Identification of A-colored stars and structure in the halo of the milky way from Sloan Digital Sky Survey commissioning data
Yanny, B; Newberg, H J; Kent, S; Laurent, Muehleisen S A; Pier, J R; Richards, G T; Stoughton, C; Anderson, J E; Annis, J; Brinkmann, J
WoS ID: 000089650800019
Scopus ID: 0034633017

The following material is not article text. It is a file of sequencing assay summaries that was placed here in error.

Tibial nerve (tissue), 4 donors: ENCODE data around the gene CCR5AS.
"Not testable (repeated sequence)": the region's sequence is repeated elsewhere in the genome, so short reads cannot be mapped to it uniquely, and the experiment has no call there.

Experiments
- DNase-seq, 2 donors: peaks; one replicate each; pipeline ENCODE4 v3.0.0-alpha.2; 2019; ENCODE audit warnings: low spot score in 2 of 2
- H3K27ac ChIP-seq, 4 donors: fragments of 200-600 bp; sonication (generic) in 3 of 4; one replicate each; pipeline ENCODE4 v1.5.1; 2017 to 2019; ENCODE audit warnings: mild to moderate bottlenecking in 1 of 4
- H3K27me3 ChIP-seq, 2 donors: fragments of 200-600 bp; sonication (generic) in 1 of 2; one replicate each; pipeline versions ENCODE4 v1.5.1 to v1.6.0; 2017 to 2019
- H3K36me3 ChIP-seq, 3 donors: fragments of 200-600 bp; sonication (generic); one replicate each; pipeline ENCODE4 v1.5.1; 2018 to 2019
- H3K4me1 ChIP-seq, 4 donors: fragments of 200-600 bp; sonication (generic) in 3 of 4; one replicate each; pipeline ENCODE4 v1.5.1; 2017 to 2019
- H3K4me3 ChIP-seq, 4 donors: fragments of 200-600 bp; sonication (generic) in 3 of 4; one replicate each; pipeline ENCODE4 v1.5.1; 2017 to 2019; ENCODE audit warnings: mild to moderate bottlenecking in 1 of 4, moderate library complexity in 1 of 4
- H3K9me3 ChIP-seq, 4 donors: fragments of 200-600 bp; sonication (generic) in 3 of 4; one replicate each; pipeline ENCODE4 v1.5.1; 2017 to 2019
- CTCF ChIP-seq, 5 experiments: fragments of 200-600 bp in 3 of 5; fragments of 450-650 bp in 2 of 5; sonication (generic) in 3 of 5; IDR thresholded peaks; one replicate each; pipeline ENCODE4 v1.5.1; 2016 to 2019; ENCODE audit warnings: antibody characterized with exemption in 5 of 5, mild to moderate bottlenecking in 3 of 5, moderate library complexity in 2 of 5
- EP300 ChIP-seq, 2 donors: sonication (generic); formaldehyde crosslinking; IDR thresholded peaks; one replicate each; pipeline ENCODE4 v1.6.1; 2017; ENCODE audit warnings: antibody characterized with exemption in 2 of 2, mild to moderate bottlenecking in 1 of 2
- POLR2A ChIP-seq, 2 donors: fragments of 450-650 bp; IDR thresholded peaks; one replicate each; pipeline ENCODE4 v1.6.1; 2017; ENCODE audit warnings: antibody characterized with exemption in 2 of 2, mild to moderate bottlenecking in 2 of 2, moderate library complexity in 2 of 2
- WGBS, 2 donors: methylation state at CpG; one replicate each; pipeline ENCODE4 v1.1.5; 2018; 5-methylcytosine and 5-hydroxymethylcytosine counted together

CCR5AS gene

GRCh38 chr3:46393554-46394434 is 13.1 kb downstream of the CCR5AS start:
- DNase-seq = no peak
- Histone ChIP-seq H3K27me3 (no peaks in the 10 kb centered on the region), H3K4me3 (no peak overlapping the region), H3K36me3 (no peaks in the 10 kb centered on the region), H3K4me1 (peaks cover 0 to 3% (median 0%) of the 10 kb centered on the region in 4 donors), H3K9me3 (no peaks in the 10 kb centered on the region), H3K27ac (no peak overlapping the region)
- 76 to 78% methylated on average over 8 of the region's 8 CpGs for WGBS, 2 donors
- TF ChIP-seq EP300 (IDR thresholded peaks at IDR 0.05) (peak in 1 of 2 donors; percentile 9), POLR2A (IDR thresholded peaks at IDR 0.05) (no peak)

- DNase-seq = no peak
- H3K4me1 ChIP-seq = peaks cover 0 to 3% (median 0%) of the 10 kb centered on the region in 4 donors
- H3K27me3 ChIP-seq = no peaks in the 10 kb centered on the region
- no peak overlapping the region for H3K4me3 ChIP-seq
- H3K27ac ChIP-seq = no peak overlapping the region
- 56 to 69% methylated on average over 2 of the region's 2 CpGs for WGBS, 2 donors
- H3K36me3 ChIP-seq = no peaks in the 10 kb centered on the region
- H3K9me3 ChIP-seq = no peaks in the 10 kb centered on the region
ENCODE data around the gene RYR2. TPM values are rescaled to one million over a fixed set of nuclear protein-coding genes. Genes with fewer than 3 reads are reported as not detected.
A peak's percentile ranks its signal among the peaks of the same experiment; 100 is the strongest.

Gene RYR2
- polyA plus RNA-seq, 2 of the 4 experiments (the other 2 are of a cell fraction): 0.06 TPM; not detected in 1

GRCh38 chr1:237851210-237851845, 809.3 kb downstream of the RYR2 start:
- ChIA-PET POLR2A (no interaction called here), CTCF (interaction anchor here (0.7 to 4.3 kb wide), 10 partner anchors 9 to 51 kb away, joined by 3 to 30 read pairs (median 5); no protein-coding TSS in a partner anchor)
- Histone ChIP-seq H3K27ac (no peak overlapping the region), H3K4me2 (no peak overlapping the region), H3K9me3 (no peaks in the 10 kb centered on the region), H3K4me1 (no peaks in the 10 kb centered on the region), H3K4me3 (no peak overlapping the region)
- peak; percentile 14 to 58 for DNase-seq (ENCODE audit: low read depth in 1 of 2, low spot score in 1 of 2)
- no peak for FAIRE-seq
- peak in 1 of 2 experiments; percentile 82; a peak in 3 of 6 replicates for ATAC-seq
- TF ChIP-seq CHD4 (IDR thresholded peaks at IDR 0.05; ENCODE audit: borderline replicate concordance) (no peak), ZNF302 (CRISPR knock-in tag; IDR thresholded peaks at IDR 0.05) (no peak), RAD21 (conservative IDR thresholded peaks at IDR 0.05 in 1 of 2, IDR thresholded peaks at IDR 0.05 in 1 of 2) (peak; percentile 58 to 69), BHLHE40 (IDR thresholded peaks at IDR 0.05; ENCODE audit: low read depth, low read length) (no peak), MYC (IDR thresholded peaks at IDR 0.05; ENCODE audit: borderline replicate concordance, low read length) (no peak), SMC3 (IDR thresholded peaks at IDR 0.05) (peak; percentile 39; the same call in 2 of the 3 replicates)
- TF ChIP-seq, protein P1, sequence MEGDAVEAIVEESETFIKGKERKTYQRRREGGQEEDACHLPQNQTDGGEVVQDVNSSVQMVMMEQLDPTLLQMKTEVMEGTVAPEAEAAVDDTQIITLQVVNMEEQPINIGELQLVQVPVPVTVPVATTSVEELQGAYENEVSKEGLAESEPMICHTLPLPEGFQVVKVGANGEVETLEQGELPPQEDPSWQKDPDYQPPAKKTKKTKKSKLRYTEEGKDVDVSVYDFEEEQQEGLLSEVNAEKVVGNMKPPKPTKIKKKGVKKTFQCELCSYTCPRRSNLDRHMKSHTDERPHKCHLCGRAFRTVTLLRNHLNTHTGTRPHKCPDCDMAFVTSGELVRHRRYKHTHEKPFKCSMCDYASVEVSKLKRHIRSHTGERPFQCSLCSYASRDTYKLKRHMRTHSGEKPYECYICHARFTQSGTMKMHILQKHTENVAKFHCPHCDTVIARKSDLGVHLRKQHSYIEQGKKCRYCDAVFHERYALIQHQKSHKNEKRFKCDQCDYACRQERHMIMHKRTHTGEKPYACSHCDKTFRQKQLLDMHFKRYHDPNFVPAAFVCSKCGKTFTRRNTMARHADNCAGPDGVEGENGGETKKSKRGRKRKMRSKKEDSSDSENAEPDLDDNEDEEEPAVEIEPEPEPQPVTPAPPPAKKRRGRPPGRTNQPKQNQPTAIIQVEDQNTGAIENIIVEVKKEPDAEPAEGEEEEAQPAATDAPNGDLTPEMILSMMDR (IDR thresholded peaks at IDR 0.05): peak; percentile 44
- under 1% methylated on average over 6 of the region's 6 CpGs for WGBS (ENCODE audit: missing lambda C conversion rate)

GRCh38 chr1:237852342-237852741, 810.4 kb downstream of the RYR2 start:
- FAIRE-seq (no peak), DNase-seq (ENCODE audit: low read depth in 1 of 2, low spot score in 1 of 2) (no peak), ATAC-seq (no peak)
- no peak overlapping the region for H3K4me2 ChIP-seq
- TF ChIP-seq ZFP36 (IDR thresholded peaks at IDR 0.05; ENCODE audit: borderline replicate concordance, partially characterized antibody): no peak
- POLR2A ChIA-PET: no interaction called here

A sample of 4208 objects with magnitude 15 < g* < 22 and colors of main-sequence A stars have been selected from 370 deg(2) of Sloan Digital Sky Survey (SDSS) commissioning observations. The data is from two long, narrow stripes, each with an opening angle of greater than 60 degrees, at Galactic latitudes 36 degrees < \b\ < 63 degrees on the celestial equator. Relative photometric calibrations good to 2% and consistent absolute photometry allows this uniform sample to be treated statistically over the large area. An examination of the sample's distribution shows that these stars trace considerable substructure in the halo. Large overdensities of A-colored stars in the north at (l, b, R) = (350 degrees, 50 degrees, 46 kpc) and in the south at (157, -58, 33 kpc) and extending over tens of degrees are present in the halo of the Milky Way. Ivezic ct al. have detected the northern structure from a sample of RR Lyrae stars in the SDSS. Using photometry to separate the stars by surface gravity, both structures are shown to contain a sequence of low surface gravity stars consistent with identification as a blue horizontal branch (BHB). Both structures also contain a population of high surface gravity stars 2 mag fainter than the BHB stars, consistent with their identification as blue stragglers (BSs). The majority of the high surface gravity stars in the Galactic halo may be BS stars like these. A population of F stars associated with the A star excess in the southern structure is detected (the F stars in the northern structure at 46 kpc would be too faint for the SDSS to detect). From the numbers of detected BHB stars, lower limits to the implied mass of the structures are 6 x 10(6) M-circle dot and 2 x 10(6) M-circle dot, although one does not yet know the full spatial extent of the structures. The fact that two such large clumps have been detected in a survey of only 1% of the sky indicates that such structures are not uncommon in the halo. Simple spheroidal parameters are fit to a complete sample of the remaining unclumped BHB stars and yield (at r < 40 kpc) a fit to a halo distribution with flattening (c/a = 0.65 +/- 0.2) and a density falloff exponent of alpha = -3.2 +/- 0.3.